Running a marathon isn’t a fun experience, but it is an awesome one. If you’ve witnessed the strange cocktail of torture and triumph that passes over a runner’s face as they cross a finish line, perhaps you’ve found yourself curious about what it feels like to pound out the final steps of your own 26.2 mile vision quest.
The good news is that regardless of how much running experience you have, you can complete your first full marathon less than a year from now. (This is, perhaps, the bad news, too.) Late summer is an ideal time to begin marathon training, as you will set yourself up to complete your most challenging runs in the winter, when you won’t have to contend with stifling heat. Whenever you find yourself reading this, though, the time to start working is, as always, now.
Here’s how to turn your marathon curiosity into a medal on your wall. And don’t worry: you won’t even have to give up cannabis in the process.
Choose a Race, And Actually Register For It
Seriously, do this first. Of course, you can begin training without actually being officially registered, but forking over the hundred or so bucks it costs to willingly torture yourself will naturally lead you to take training more seriously. It will also give you a hard deadline, and leave you much less likely to throw in the towel after your first tough run.
When choosing a race, make sure you read its reviews ahead of time, and opt for one that isn’t hilly or at high altitude.
Cut Back On Smoking
Cannabis is a wonderful tool that many runners use for things like pain management, focus, and motivation. But I’ve found that smoking anything right before a run impacts my endurance and makes me feel thirstier faster.
If smoking is your preferred method of cannabis delivery, acquaint yourself with other types of cannabis products, such as these OLO sublingual strips I recently wrote about, which take effect in about 15 minutes, and are available in an “Active” variety that’s formulated for working out.
Invest in the Right Pair of Shoes
Before you get serious about running, it is imperative that you get even more serious about finding the right shoes. Attempting to do long runs in the sneakers you bought because you like the color and style is a great way to earn yourself a very chic set of blisters, missing toenails, and even knee and hip injuries.
There is no one “best pair of shoes,” so finding the right pair will mean a visit to your local running store, where a salesperson will analyze your gait and the shape of your foot. The right shoe for you will help correct any harmful tendencies you might have, and make running much less painful. Your feet will also swell to about a half size bigger on long runs, so make sure you walk out with something that’s sized up from what you wear in street shoes.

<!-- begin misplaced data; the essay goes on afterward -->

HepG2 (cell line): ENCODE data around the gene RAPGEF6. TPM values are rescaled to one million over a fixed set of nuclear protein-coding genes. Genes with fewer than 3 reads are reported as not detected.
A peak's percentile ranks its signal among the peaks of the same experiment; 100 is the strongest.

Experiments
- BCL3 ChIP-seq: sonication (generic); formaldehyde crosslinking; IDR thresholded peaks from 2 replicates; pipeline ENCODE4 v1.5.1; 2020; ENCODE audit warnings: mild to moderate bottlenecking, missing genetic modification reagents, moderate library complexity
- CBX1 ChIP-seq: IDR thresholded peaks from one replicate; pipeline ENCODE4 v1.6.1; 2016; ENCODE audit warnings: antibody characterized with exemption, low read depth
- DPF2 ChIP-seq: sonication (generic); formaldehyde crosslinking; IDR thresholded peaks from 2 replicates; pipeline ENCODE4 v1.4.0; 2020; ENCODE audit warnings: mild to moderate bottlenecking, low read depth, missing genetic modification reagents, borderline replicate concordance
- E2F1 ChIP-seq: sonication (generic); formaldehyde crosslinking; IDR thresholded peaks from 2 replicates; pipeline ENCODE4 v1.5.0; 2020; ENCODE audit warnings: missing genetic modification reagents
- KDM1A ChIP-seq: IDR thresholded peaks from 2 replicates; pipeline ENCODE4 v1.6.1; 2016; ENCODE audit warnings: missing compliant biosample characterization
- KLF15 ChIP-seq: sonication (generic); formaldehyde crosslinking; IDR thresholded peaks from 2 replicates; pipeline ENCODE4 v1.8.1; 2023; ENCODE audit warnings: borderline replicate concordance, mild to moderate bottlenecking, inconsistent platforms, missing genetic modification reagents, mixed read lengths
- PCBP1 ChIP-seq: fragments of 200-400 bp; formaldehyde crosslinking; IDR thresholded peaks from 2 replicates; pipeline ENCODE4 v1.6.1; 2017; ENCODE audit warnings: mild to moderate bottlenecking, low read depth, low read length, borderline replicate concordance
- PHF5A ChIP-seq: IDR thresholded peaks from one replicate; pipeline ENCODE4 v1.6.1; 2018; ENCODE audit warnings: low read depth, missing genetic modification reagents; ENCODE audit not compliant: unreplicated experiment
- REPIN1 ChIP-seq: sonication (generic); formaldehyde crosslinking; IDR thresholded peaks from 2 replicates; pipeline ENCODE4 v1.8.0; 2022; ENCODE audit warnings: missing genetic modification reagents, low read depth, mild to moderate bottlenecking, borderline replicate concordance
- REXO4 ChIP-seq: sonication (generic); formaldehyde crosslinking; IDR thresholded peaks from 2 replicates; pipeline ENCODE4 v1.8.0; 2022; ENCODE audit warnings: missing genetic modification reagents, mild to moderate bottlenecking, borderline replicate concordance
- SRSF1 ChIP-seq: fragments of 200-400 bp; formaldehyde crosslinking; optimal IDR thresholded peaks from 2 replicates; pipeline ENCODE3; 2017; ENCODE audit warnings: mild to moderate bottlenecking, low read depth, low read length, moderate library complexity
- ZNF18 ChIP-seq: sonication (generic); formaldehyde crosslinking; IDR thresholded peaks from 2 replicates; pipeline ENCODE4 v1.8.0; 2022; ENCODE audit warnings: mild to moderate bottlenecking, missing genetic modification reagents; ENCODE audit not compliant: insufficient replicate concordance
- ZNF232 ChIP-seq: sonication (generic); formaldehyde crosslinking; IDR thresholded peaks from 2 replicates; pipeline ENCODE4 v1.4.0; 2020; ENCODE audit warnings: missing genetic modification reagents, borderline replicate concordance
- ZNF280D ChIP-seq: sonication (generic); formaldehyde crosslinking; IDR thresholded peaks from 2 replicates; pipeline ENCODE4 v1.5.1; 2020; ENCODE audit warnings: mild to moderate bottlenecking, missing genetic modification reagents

Devise a Training Schedule
Figure out how many weeks out you are from your race, and use that timeframe to Google suggested schedules for a beginner’s marathon: 20 weeks, for example. Schedules like this one from Runner’s World are a great foundation for you to start with, but can certainly be adjusted to accommodate your own schedule.
A good training schedule should have one day a week reserved for long runs (which will increase in mileage as you get closer to the marathon, before tapering down in the weeks before the race.) Two to three of the other days of the week should be reserved for short runs, two days for cross-training workouts like cycling, hiking, or yoga, and the day after your long run should always be a day off for recovery. Input your schedule into your day-to-day calendar, and if you need to skip a run, make sure you reschedule it for a different day.
Find a Place That You Love To Run
Training for a marathon means running more than you ever have in your life. The way to trick yourself into sticking with it is to make each session be something of a treat. Find a place within twenty minutes of your house that you truly love spending time outdoors, and make that your go-to spot.
It may seem like a bit of a hassle to drive for your run rather than just jogging around your neighborhood, but finding a path where you feel happy and unplugged will help you look forward to runs. You’ll also have an easier time focusing and keeping a positive mindset if you have plenty of natural scenery to zone out to.
Outdoor runs are also another great reason to incorporate cannabis into your regime. Cannabis can help heighten your senses, making you more attuned to things like the smell of the pine trees or the color of a nearby creek.
Make A Bunch Of Playlists
Keep yourself engaged and excited by making some playlists of songs that make you happy while running. Again, consuming a little pre-run cannabis can help in this department since combining music and marijuana can bring about feelings of euphoria.
Though fast-paced house music and rap can make for a great workout soundtrack, slotting in songs that just make you smile can be a good way to keep you in the right headspace. Some slower, more acoustic songs will also naturally slow you down a bit, and allow you to focus more on breath, form, and having some kind of a mantra as you run.
Experimenting with playlists on training runs is also a good way to figure out what songs you’ll want to listen to on the big day. You may be surprised to learn that your favorite club jam actually annoys you on runs, while that cheesy ballad you liked in 8th grade really gets you going.
With a little creativity and cannabis; and a lot of guts and focus, you’ll soon find yourself on the other end of that finish line.